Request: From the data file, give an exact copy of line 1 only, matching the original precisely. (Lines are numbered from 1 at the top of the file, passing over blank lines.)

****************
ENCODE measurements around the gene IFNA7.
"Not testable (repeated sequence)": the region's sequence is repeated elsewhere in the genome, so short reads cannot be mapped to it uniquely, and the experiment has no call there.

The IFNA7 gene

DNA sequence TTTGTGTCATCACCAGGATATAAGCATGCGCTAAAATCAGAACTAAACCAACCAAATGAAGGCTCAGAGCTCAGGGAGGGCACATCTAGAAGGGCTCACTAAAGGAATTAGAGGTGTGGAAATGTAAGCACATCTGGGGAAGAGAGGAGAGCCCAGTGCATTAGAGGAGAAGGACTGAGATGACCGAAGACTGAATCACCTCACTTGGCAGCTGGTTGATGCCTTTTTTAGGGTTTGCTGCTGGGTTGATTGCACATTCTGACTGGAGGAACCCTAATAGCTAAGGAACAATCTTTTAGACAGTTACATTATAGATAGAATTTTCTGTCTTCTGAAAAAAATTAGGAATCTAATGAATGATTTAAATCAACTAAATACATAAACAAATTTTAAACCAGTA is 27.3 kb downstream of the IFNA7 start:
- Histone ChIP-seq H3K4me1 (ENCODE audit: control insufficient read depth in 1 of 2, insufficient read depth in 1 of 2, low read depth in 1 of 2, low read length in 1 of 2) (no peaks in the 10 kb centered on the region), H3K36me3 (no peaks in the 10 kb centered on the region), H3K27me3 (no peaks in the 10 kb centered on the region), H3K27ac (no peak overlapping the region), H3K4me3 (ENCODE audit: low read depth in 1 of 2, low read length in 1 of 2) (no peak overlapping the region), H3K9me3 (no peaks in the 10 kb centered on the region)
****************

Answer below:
ENCODE measurements around the gene IFNA7.